1 Safety glasses Always wear safety glasses.
Optional Connector Curing Oven – to cure epoxy/polish connectors Epoxy/polish connectors are still the cheapest and most reliable and a portable curing oven allows fast installation
1 Lineman scissors – heavy duty to cut through cables or other heavy materials Use these for general cutting – not your Kevlar scissors, which are expensive and dull easily
Test equipment    
1 Flashlight continuity tester (MM only) or visual fault locator (VFL – red laser – SM or MM) – bright, visible light source for checking continuity or tracing fibers, VFL can find faults also Continuity tester as a minimum, VFL recommended – the hogher power makes it more versatile
1 Light source 850/1300nm LED for MM, 1310 and/or 1550 for SM
1 Power meter Calibrated at 850/1300/1550 nm
As needed Power meter adapters One adapter can fit 2.5mm ferrules (ST/SC/FC) on some meters or may require dedicated adapters
2 per test kit Reference Test Cables  - tested and known to be low loss Need 2 each (launch and receive) that match the fiber type (62.5/125, 50/125 or SM) and connector types. If meter has universal 2.5mm adapter, you may be able to test all 3 types  (ST/SC/FC) using one type with hybrid mating adapters, these wear out and need frequent replacement. Test and replace as needed.
2 per test kit Connector Mating Adapters – with metal or ceramic alignment sleeves (not plastic) ST/ST, SC/SC, etc. or hybrid ST/SC, etc. Note that just like reference cables, these wear out and need frequent replacement.
1 Connector inspection microscope 100-400X microscope with adapters for fiber optic connectors. Should have oblique lighting for best viewing of connector ferrule surface and e IR filter to protect eyes from fiber optic source light in fibers.
Optional ST bare fiber adapter – to test bare fibers This is a connector with a clamp on the back that allows cleaving the fiber and using for tests.
Optional Optical time domain reflectometer (OTDR) Used for OSP cables to verify splices and troubleshoot problems. Special OTDRs can also be used in premises if cables are sufficiently long.
2 per test kit Reference test cables  - ~100 m for MM, ~1 km for SM - tested and known to be low loss Need 2 each (launch and receive) that match the fiber type (62.5/125, 50/125 or SM) and connector types. Test and replace or re-terminate as needed
Cleaning/safety materials    
1 Safety glasses Always wear safety glasses
Many Alcohol-saturated pads – to clean fiber and connectors during splice, termination, test, CleanTex 806 or equivalent (may also use lab wipes and reagent grade ethanol) Must be pure alcohol since rubbing types have high water content that will cause problems with adhesives and fibers.
Many Lab wipes – e.g. Kimwipes Use to clean up, dry off connectors after cleaning with alcohol pads
1 per job Trash bin - small, disposable container with top to hold fiber scraps 1 pint deli container with lid works well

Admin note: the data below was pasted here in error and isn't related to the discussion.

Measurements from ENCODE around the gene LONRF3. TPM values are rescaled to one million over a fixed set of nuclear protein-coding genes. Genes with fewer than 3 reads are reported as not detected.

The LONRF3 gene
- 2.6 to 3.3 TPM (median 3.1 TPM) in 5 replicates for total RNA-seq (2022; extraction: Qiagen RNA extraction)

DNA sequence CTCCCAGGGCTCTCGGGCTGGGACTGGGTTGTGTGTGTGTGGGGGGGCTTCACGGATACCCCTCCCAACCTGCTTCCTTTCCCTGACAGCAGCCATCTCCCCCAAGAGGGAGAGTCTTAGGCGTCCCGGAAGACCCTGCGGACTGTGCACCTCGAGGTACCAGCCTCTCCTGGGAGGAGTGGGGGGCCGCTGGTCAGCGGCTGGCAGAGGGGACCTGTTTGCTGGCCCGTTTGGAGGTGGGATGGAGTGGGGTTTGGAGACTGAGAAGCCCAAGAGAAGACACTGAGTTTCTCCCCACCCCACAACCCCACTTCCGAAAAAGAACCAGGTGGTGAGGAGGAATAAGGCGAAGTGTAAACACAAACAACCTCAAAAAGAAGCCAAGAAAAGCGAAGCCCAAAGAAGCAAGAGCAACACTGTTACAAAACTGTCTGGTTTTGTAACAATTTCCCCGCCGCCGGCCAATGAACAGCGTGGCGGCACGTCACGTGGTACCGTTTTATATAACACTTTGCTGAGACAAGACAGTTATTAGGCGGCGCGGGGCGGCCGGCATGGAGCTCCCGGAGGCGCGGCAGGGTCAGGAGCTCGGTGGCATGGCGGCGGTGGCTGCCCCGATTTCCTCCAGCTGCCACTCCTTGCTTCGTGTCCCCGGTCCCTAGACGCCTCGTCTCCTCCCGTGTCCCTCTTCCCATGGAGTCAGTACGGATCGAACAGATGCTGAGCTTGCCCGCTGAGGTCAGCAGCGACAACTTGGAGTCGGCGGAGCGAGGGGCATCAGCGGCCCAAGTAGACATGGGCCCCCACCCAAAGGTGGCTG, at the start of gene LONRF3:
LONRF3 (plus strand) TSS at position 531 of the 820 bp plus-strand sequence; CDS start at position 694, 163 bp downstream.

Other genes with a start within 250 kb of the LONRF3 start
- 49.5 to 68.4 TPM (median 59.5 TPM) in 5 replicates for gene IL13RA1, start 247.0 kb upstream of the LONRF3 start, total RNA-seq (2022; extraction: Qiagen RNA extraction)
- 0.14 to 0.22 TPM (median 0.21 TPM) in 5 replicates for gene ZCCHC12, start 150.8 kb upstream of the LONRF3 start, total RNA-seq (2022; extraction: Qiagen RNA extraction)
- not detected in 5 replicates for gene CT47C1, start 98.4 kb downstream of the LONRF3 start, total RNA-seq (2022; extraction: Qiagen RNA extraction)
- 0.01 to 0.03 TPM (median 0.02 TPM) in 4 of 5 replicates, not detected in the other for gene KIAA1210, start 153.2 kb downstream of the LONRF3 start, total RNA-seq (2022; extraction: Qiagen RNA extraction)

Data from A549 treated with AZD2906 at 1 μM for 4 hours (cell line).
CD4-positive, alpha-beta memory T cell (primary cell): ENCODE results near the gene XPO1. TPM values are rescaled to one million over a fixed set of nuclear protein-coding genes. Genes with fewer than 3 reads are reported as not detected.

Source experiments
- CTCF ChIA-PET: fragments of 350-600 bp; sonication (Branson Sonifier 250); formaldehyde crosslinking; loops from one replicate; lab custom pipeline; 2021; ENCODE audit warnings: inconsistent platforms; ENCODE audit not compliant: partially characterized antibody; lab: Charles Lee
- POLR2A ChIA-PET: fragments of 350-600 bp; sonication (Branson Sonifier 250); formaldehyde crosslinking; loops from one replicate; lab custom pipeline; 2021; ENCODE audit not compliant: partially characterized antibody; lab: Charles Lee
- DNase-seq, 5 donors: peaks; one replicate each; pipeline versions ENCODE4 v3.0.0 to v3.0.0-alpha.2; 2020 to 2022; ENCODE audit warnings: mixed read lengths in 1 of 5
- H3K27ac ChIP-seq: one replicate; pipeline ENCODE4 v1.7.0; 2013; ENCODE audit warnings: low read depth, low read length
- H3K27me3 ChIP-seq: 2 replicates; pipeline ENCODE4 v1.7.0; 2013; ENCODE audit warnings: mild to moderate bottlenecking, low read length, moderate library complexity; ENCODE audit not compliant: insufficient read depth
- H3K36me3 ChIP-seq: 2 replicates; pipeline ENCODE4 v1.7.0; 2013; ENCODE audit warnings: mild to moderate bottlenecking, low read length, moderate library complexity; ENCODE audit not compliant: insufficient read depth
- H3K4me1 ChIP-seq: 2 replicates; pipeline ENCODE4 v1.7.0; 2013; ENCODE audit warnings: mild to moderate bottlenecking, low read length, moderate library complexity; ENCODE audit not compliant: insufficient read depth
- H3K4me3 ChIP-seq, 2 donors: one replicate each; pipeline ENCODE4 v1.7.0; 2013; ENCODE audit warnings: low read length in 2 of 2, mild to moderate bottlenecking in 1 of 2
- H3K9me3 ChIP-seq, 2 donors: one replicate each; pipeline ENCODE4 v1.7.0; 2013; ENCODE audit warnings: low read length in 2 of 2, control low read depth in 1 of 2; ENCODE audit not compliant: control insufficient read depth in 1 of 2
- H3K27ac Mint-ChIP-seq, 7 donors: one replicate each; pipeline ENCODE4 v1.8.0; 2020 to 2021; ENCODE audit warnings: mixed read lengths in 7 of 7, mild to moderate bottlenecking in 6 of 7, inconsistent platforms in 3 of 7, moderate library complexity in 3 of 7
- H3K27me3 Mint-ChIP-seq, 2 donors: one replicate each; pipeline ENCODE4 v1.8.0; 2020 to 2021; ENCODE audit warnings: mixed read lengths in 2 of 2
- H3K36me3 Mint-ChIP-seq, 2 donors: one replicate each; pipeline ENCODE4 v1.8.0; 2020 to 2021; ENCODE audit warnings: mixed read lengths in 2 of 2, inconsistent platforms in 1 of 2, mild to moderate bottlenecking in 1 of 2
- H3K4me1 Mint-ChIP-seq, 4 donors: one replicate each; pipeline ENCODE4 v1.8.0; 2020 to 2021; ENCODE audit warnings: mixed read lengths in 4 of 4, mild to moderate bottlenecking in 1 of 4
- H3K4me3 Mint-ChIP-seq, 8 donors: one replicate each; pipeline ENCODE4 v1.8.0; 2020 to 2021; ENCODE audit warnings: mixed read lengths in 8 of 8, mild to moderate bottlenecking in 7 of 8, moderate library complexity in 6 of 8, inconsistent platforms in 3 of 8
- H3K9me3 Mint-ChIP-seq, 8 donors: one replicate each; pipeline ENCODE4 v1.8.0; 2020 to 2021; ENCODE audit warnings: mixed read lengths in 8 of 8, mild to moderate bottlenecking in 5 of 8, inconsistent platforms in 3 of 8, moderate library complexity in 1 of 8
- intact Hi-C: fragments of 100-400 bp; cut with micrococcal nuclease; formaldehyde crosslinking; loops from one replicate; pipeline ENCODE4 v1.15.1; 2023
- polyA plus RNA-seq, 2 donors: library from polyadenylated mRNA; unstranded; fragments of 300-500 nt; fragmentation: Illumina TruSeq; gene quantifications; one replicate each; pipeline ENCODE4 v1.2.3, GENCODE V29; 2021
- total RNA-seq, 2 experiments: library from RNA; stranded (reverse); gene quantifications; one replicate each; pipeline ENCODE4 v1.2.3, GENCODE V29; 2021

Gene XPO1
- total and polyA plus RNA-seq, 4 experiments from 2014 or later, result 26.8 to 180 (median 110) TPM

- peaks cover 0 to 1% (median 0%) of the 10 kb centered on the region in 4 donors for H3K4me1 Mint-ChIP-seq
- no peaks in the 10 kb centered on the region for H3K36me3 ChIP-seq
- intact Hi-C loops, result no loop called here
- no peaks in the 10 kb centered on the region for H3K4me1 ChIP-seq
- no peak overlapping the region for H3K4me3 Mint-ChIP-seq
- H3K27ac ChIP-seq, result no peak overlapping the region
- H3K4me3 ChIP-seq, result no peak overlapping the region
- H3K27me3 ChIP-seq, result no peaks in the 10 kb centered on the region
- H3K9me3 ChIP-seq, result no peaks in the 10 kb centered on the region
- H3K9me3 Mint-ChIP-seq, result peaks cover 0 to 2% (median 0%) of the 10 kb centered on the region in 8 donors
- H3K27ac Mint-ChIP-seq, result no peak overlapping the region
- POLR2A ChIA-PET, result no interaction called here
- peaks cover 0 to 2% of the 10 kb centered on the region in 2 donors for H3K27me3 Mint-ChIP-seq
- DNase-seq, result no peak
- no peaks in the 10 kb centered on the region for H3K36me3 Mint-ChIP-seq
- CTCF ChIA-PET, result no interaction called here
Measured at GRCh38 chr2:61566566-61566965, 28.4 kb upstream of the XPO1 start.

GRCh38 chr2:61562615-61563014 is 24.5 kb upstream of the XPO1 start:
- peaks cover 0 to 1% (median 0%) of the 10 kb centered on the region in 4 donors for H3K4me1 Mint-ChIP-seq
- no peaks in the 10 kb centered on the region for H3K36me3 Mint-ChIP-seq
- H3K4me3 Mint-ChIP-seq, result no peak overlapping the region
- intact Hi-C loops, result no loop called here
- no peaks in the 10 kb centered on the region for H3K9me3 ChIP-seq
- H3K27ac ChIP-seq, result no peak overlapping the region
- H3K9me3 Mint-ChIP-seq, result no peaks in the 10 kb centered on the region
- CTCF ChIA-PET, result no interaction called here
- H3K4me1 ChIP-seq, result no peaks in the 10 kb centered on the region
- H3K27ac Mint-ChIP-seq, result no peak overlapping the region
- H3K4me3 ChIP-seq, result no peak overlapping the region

1 per student Black work mat Helps see the fiber scraps to clean up – black place mats or vinyl cut to size
1 Dry connector cleaner These have opening to push connector in, operate once to clean connector. Neater than wet cleaning, just as effective
Termination consumable kit    
Optional Connector Curing Oven – to cure epoxy/polish connectors Epoxy/polish connectors are still the cheapest and most reliable and a portable curing oven allows fast installation
Several Heat cure, two-Part Epoxy, 2.5 grams “BiPax” Package has epoxy and hardener in plastic package that is mixed in the package. Can be used with many connectors at one time
Several Cheap scissors to cut corner off epoxy package You will get epoxy on these when you cut the epoxy package, so get cheap ones and discard after use
1 3 cc Application Syringe  w/flat end needle to apply epoxy.  
1 bottle Anaerobic Adhesive + Accelerator (optional) (Loctite 648 adhesive, 10ml bottle, Loctite 7649 accellerator works well) See recommended directions on FOA site (Anaerobic connector termination)
1 for each type of connector Polishing puck Usually come in versions for 2.5mm ferrule or 1.25 mm ferrule. May be plastic or metal.
Sheets as needed 12 µm aluminum oxide lapping film, 3-by-6-in. sheet with 3-mil backing  Use for “air polishing” fiber – first polishing step. Purchase polishing film in packages typically of 100 sheets.
Sheets as needed 3 µm aluminum oxide lapping film, 3-by-6-in. sheet with 3-mil backing Place on pad on top of polishing plate for first flat polish with polishing puck
Sheets as needed 1 µm aluminum oxide lapping film, 3-by-6-in. sheet with 3-mil backing Place on pad on top of polishing plate for final polish with polishing puck
Splicing kit    
1 Fusion splicer Many types and manufacturers are available
1 Fiber cleaver Most fusion splicers come with a quality cleaver. The same cleaver should be used with mechanical splices
As needed Fusion splice protectors Use the type recommended by the fusion splicer manufacturer
As needed Mechanical splices Many types exist, mostly used for restoration
1 Mechanical splice tool(s) Some mechanical splices require special tools to crimp the splice or fibers
As needed Wipes and reagent-grade (99%+ pure) alcohol (ethanol) Use for cleaning fibers before splicing
Reference materials    
As needed Instruction sheets and manuals, websites, videos, etc. for all equipment and processes Don’t forget all the FOA Guide, YouTube and Fiber U free information available on your smartphone or tablet:


Information provided by the FOA is intended to be a guide to assist you in making decisions as to what kinds of equipment you need. It’s not complete. You need to use it only as guidelines to develop your own equipment and materials lists. FOA assumes no liability for this list’s use or your work.